Even if lawmakers expand INCOFER’s budget, a transportation overhaul will still require outside funding. According to officials at the Environment Ministry the government is considering foreign aid or the Green Climate Fund for possible funding options.

Meanwhile, Costa Rica’s Turrialba Volcano, located 50 kilometers east of San José, refuses to cut its emissions:

http://www.independent.co.uk/news/world/americas/costa-rica-central-valley-alert-latest-turrialba-volcano-increasingly-active-central-america-a7517286.html

Sep 1, 2017 at 11:57 PM | Registered Commenterdennisa

Tinkerbell is worried about her "carbon footprint": This was around the time of Paris

"Yes I am very conscious that I am personally a high emitter given the air travel that I have to do for my job. As long as I have the responsibilities that I do, I have to incur these emissions but that will not be my lifestyle forever. In the meantime, in order to be climate neutral and support mitigation and adaptation projects in developing countries, I have purchased Certified Emissions Reductions from the Adaptation Fund using the Climate Neutral Now program https://offset.climateneutralnow.org/ and I encourage everyone to do the same, as well as making low-emission lifestyle choices."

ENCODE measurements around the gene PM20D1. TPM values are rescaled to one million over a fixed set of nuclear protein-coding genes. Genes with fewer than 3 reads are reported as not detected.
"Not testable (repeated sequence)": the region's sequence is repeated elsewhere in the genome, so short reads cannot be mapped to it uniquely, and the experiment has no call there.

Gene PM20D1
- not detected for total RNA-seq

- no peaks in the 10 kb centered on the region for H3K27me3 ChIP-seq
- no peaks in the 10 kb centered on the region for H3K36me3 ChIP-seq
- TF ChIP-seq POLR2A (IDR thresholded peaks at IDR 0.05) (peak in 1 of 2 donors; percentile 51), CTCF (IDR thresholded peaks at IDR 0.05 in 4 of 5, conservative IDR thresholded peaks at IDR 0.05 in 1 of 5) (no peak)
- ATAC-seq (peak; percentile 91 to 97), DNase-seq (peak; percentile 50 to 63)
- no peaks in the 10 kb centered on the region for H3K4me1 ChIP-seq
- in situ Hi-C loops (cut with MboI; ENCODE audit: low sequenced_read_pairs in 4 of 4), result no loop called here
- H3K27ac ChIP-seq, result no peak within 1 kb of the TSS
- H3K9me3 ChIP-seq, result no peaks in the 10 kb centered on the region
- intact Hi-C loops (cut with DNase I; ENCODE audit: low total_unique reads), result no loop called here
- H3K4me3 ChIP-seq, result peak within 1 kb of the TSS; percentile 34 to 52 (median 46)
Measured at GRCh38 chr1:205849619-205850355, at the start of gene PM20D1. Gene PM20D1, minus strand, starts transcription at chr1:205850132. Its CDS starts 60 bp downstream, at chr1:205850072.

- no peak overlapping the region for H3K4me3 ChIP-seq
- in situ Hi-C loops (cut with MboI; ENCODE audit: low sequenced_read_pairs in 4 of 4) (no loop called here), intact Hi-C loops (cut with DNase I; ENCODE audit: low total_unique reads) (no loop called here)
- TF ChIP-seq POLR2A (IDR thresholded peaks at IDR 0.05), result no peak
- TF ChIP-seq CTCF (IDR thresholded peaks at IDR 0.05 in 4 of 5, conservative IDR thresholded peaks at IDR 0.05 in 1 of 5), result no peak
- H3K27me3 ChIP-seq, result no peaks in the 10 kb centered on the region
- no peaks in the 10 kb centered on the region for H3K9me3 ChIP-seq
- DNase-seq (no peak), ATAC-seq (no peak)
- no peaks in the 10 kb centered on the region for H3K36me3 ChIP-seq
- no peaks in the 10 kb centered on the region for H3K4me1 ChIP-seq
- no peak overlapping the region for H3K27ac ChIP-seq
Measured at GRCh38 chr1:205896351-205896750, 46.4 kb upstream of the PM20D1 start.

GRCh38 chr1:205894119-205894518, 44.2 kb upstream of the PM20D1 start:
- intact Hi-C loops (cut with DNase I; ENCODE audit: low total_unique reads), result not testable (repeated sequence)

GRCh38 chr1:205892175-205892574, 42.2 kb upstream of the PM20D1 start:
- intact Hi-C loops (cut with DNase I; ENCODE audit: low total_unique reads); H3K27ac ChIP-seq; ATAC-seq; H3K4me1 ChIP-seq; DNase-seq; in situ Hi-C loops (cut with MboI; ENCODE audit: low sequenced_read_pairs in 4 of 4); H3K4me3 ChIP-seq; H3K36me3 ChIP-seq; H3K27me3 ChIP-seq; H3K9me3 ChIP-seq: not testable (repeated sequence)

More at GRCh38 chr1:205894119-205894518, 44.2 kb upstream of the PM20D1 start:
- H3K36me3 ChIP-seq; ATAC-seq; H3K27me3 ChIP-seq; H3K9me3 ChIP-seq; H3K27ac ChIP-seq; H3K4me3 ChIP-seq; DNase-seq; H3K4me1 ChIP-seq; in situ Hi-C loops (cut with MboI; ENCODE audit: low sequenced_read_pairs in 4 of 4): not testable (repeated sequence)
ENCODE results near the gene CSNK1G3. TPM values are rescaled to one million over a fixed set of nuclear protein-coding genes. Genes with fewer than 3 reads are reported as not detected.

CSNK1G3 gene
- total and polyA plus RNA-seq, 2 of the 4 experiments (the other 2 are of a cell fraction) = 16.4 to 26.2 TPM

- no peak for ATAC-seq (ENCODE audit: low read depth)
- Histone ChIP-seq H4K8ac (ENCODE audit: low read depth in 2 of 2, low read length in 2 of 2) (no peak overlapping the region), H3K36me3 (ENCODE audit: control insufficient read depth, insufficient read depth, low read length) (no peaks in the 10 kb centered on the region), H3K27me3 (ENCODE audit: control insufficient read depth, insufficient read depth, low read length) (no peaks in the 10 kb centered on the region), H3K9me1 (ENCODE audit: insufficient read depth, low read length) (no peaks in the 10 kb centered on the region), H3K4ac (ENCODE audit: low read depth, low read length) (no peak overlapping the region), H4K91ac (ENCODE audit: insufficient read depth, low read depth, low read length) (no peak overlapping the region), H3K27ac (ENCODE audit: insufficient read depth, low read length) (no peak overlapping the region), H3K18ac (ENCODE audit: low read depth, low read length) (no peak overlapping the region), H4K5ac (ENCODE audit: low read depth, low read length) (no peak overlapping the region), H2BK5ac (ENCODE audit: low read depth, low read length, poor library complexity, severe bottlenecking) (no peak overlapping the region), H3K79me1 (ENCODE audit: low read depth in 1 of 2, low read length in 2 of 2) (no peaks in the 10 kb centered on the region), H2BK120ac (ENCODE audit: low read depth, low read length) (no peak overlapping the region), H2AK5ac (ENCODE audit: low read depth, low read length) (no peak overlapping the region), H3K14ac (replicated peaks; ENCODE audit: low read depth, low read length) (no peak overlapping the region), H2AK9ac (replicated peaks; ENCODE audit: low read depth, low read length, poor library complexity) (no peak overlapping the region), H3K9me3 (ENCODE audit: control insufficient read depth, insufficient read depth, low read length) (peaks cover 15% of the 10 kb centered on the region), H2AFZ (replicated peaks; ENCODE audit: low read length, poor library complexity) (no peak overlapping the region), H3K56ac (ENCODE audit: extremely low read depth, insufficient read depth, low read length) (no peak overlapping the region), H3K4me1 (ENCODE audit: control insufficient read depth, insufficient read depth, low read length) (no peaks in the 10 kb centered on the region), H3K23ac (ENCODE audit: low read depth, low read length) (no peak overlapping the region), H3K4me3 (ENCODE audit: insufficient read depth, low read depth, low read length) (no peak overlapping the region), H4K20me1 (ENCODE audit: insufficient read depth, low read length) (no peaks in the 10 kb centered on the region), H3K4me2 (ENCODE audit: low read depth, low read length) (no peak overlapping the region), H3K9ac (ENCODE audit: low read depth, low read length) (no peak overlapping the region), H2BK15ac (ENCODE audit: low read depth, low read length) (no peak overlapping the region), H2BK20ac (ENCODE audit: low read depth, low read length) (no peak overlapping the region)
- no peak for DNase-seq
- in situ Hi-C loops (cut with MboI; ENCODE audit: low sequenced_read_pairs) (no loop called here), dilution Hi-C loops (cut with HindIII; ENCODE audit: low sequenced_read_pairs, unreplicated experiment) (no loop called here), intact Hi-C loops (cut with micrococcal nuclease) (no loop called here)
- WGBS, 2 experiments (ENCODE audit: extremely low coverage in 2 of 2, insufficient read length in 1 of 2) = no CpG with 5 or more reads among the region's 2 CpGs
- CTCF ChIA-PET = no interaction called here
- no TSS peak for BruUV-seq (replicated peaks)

She was based in Bonn, but her new outfit is based in London, http://www.mission2020.global/milestones/. She is in Sydney this month, followed by the annual COPS and Robbers show in November, in Bonn, http://unfccc.int/meetings/bonn_nov_2017/meeting/10084.php, then off to Canada in the spring for the shindig noted by Hilary. Her mother, former First Lady of Costa Rica, moves in high circles in Boston, Mass, to where Christiana makes frequent visits, including addresses to students:

"Lifting the Billions: The Intersection of Climate and Development Policy"

"As executive secretary of the UN Framework Convention on Climate Change, Christiana Figueres was a linchpin in solidifying the Paris Agreement in December 2015. She will reflect on how this universal agreement can be a turning point in global economic, energy, environment, and development policy, and a catalyst for bringing the poor out of poverty worldwide."

SPONSORED BY
Sustainable Solutions Lab at UMass Boston

"Security. Prosperity. Justice."

http://environmentalgovernance.org/featured/2014/05/christiana-figueres-executive-secretary-of-the-climate-change-convention-to-be-commencement-speaker-at-umass-boston/

April 2016
http://www.massachusetts.edu/news/featured-stories/christiana-figueres-architect-paris-agreement-returns

Sep 2, 2017 at 12:30 AM | Registered Commenterdennisa